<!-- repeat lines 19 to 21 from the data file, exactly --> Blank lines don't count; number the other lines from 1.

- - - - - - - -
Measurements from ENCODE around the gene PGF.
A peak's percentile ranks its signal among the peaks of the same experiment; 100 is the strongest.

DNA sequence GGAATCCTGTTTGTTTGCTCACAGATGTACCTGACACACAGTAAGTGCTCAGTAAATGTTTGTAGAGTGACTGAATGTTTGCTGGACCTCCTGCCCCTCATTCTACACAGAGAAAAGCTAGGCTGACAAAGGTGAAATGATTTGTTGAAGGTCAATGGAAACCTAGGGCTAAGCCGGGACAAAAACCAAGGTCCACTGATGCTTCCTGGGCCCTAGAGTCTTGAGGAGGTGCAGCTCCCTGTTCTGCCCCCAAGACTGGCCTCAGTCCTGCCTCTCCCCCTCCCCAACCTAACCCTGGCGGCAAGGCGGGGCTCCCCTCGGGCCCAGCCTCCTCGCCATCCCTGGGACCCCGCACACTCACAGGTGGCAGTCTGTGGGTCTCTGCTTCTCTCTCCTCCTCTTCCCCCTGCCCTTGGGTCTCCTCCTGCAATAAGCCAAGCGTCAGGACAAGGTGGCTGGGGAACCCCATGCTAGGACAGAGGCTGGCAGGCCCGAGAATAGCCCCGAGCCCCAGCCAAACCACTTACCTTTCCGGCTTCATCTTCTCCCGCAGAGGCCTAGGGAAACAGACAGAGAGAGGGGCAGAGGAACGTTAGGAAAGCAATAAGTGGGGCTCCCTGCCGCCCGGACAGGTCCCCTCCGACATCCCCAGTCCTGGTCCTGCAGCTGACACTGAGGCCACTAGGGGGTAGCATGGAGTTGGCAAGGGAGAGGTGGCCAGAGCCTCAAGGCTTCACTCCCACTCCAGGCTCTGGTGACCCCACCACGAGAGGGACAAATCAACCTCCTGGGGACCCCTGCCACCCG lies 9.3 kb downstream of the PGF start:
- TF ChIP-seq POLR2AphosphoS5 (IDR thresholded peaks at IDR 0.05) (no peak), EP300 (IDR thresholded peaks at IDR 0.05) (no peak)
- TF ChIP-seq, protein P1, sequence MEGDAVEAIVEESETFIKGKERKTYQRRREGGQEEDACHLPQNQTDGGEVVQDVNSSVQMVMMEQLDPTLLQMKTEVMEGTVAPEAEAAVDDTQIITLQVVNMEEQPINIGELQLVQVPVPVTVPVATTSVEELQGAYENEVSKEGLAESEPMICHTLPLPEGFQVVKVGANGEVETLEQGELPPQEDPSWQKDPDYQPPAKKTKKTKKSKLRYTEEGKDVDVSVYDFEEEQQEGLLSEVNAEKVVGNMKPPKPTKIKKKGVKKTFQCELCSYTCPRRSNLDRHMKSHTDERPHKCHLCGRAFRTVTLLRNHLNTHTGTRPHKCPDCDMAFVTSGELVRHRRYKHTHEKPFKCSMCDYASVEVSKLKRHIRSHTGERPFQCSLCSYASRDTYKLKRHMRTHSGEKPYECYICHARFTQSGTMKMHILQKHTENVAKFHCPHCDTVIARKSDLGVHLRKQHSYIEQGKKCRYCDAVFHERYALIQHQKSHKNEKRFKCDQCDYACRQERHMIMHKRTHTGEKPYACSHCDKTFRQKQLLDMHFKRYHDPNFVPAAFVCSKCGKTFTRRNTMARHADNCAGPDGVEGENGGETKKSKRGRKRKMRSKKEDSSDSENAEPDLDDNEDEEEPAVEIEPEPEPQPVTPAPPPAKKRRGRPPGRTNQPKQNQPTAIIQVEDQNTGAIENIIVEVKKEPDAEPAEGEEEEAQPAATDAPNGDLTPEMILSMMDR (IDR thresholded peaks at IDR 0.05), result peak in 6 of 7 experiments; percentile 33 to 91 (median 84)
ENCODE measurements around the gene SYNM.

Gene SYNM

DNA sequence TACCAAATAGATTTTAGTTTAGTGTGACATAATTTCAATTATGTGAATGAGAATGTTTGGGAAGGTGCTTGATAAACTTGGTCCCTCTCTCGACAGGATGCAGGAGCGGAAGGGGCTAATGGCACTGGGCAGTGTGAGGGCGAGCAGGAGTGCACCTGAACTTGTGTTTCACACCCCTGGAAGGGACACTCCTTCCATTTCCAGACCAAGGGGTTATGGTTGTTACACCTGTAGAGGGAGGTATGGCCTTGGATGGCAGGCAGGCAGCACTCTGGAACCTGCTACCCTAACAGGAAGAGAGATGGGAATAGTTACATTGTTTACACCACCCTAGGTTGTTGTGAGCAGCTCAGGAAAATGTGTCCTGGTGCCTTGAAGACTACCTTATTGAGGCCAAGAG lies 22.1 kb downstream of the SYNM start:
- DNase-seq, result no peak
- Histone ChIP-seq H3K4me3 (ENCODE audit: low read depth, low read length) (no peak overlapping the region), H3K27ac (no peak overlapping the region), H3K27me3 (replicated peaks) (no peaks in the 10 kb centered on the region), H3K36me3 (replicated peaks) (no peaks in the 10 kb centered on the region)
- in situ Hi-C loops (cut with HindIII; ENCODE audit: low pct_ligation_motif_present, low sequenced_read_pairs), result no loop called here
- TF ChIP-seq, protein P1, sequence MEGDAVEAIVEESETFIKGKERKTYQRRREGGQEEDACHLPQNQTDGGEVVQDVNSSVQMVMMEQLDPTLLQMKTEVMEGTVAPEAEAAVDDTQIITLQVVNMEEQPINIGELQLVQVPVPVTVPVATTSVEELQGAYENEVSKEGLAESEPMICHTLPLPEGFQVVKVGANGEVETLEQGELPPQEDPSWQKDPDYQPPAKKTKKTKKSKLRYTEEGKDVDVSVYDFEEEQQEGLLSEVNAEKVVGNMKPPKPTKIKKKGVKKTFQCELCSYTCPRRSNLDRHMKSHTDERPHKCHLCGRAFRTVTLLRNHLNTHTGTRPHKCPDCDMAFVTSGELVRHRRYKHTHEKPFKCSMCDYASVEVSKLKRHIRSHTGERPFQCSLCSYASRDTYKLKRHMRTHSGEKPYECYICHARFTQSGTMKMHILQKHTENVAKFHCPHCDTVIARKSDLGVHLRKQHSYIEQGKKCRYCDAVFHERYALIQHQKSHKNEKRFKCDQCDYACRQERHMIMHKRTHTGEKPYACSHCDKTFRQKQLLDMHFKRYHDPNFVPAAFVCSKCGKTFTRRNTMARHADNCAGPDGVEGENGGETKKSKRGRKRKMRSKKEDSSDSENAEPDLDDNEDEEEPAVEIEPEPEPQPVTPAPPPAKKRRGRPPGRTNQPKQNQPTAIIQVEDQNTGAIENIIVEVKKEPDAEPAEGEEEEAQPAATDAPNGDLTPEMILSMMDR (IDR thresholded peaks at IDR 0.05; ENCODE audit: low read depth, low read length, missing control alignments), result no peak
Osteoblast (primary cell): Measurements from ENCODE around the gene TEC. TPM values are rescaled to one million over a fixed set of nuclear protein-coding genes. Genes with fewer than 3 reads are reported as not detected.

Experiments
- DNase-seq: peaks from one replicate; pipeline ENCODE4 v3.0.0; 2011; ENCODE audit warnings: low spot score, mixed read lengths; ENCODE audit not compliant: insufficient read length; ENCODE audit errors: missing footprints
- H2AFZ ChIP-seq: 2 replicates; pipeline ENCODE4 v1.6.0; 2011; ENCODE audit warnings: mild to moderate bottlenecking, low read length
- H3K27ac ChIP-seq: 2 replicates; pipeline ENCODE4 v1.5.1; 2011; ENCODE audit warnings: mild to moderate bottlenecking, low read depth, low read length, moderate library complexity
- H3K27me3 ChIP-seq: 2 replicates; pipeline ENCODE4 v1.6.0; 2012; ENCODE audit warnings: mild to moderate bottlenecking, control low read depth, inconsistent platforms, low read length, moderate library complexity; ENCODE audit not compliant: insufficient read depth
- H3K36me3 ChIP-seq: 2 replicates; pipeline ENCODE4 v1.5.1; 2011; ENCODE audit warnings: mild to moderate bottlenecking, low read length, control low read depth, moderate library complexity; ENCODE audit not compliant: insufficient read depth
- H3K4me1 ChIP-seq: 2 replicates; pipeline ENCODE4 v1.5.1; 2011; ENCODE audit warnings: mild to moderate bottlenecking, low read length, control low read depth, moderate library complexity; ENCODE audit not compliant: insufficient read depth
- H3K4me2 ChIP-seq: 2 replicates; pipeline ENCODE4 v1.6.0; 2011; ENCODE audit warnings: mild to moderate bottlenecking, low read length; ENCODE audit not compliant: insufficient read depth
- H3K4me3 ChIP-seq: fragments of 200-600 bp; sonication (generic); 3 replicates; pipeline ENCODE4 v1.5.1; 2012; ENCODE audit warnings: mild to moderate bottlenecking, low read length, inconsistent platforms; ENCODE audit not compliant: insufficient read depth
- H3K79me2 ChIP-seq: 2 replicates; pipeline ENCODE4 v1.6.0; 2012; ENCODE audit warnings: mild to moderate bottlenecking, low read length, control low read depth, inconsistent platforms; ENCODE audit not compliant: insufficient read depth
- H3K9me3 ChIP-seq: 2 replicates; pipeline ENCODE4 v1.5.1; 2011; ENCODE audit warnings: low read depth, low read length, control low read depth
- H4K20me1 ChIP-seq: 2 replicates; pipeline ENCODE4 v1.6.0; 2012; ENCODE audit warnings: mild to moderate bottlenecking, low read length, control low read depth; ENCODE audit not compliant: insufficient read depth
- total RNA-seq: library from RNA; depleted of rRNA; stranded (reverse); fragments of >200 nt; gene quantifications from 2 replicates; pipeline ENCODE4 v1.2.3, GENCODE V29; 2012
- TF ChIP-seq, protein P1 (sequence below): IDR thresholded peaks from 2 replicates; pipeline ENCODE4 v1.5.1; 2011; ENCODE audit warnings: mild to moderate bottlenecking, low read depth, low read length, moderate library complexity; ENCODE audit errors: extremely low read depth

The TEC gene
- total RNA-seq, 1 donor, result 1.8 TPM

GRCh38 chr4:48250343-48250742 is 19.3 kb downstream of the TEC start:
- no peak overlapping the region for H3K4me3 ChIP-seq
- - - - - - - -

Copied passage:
- H3K36me3 ChIP-seq: 2 replicates; pipeline ENCODE4 v1.5.1; 2011; ENCODE audit warnings: mild to moderate bottlenecking, low read length, control low read depth, moderate library complexity; ENCODE audit not compliant: insufficient read depth
- H3K4me1 ChIP-seq: 2 replicates; pipeline ENCODE4 v1.5.1; 2011; ENCODE audit warnings: mild to moderate bottlenecking, low read length, control low read depth, moderate library complexity; ENCODE audit not compliant: insufficient read depth
- H3K4me2 ChIP-seq: 2 replicates; pipeline ENCODE4 v1.6.0; 2011; ENCODE audit warnings: mild to moderate bottlenecking, low read length; ENCODE audit not compliant: insufficient read depth